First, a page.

Fees for Building Regulations Approval vary depending on the type of work, the size of the project and how often an inspector needs to visit. Most local authorities have details of their fees on their websites. For private BCBs, you will need to inquire and negotiate the fee.
2. Food Business Registration
All restaurants and any other premises used for a food-related business must be registered with their local authority. Registration is free, cannot be refused and must be done at least 28 days before the restaurant opens. It won’t need to be renewed unless there is an important change to the business.
Food Hygiene Rating Scheme
Once your business is registered, a food safety officer from the local authority will carry out regular inspections. These can take place at any time. They help to ensure the food you produce is safe to eat, you are following food hygiene law, and your staff are properly trained. The scheme gives businesses a rating from 5 to 0 which is displayed at their premises and online. Its purpose is to give customers informed choices about where to buy and eat food.
The inspection will focus on three elements:
- How hygienically the food is stored, handled and processed
- Whether the premises are well kept, clean and generally fit for purpose
- What you do to ensure the food you sell is fit to eat including processes, systems and training. The inspector will need to be confident that existing standards will be maintained.
Following the inspection, the food safety officer produces an inspection report and rates your hygiene standards on a scale from 0 to 5. The ratings are posted online.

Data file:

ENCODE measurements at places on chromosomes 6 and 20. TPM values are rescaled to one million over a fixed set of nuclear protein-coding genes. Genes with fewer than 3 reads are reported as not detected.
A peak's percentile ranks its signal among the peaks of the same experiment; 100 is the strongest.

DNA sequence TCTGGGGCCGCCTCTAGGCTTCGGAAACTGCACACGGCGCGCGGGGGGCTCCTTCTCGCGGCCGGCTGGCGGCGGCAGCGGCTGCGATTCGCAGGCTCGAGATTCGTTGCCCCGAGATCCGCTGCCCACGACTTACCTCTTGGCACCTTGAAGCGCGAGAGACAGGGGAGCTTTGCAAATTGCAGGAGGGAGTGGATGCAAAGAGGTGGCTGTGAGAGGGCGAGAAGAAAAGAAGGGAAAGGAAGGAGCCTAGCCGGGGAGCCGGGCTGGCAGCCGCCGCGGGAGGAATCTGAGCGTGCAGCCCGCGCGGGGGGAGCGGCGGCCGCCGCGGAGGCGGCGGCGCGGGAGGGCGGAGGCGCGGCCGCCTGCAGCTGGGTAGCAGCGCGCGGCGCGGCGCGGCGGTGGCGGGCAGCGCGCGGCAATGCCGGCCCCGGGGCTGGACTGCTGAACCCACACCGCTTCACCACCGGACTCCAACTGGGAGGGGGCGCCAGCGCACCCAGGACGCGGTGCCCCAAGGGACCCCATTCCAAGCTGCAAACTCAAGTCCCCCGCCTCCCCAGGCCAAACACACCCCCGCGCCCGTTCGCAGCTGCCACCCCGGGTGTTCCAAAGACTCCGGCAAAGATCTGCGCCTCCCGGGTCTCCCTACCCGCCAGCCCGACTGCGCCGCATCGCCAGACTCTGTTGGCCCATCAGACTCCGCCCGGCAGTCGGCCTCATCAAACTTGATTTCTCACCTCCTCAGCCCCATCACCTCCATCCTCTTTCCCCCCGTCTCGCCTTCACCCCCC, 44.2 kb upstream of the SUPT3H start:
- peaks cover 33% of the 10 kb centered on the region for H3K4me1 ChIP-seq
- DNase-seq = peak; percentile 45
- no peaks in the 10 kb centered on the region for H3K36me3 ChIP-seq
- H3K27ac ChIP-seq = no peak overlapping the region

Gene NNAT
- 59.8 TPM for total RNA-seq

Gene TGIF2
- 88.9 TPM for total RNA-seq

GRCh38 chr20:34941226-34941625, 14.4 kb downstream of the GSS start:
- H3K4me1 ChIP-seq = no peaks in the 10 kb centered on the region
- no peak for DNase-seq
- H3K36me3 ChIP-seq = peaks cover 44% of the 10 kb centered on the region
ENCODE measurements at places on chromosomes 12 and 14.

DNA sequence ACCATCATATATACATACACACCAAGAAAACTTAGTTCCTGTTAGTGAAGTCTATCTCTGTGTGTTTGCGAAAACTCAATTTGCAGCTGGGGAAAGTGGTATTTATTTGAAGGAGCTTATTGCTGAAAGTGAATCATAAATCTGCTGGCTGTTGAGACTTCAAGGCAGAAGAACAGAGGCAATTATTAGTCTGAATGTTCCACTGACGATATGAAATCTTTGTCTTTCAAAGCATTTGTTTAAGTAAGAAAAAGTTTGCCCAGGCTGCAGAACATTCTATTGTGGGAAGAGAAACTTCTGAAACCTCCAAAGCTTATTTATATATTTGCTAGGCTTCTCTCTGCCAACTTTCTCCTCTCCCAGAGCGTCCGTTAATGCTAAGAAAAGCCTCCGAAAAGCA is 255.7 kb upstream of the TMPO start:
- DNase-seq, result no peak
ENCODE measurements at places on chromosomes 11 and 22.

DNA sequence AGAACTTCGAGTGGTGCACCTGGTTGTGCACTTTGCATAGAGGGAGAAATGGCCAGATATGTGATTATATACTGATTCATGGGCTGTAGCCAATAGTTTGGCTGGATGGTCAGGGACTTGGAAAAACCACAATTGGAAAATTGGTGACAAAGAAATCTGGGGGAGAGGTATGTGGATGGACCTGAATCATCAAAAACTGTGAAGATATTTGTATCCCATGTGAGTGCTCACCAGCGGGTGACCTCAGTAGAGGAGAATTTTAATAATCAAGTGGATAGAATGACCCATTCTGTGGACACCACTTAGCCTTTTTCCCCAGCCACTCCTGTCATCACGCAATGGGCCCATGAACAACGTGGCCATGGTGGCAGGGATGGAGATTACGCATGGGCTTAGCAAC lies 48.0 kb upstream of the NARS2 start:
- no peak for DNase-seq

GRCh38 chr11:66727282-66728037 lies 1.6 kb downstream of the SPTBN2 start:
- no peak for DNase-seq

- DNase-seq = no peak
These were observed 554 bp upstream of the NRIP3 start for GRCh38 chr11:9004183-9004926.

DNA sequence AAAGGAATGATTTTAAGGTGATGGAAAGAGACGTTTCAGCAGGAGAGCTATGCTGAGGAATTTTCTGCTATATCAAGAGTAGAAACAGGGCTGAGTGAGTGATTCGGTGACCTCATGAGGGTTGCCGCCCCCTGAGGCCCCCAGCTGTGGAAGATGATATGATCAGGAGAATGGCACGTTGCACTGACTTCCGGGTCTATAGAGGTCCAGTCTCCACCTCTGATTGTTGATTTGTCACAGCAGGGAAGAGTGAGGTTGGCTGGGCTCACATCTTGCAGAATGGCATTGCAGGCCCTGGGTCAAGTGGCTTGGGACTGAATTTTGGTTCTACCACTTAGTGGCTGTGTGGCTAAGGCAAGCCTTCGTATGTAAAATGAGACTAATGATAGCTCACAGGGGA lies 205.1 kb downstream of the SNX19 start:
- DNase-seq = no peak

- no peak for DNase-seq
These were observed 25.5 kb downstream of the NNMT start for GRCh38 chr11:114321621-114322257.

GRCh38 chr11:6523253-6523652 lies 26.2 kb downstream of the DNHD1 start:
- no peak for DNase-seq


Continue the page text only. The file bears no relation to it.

5 – hygiene standards are very good
4 – hygiene standards are good
3 – hygiene standards are generally satisfactory
2 – some improvement is necessary
1 – major improvement is necessary
0 – urgent improvement is required
If you don’t get a top rating, the food safety officer will explain what you need to do to achieve it. You can display your rating in your restaurant if you choose. A high rating can be a good advertisement for your business.
3. Waste Disposal
All restaurants produce waste, a large amount of which is food waste. Any food waste of animal origin must be disposed of safely so as not to pose a threat to human health. Most restaurants use a registered private waste disposal contractor to remove their waste. You can be prosecuted if you give your waste to someone who is not licenced.
You will need a waste transfer note for each load of waste that leaves your premises. Both you and the carrier have sections to complete and sign. You must keep a copy for two years and show it to an inspector if requested.
The waste transfer note shows:
- The type of waste
- Where your waste was taken for disposal
- How much it weighed
- The date it was tipped
If you decide to dispose of your own waste, you must register as a waste carrier yourself. That can be done online at the GOV.UK website.
4. Pest Control Regulations
There is no actual permit or licence related to pest control, but you are legally required to have adequate procedures in place. Failure to do so can lead to prosecution. Most restaurant owners employ a specialist company to carry out regular checks and provide whatever control is required.
5. Premises Licence
If you plan to offer more than just food in your restaurant you may require a premises licence. You will need one if you want to sell alcohol or for any of a number of ‘licensable activities’ including:
- Live music performances
- Indoor sports events
- Film or theatre performances
- Selling hot food or drink between 11 pm and 5 am
These come under the Licensing Act 2003 which promotes four objectives:
- Prevention of crime and disorder
- Public safety
- Prevention of public nuisance
- Protection of children from harm
A licence must be applied for by a Designated Premises Supervisor (DPS). This can be you or someone appointed by you. To sell alcohol, the DPS must have a ‘Personal Licence to Sell Alcohol’. It doesn’t have to be you that has one; it could be one of your staff. But, if they leave, you will have to find someone else with one or get one yourself. To be able to hold a licence, you need to be at least 18 years old and have a licensing qualification. The Award for Personal Licence Holders (APLH) Level 2 is acceptable.
Licences are issued by local authorities. When you apply, you will need to provide the following:
- Your own details
- Details of the DPS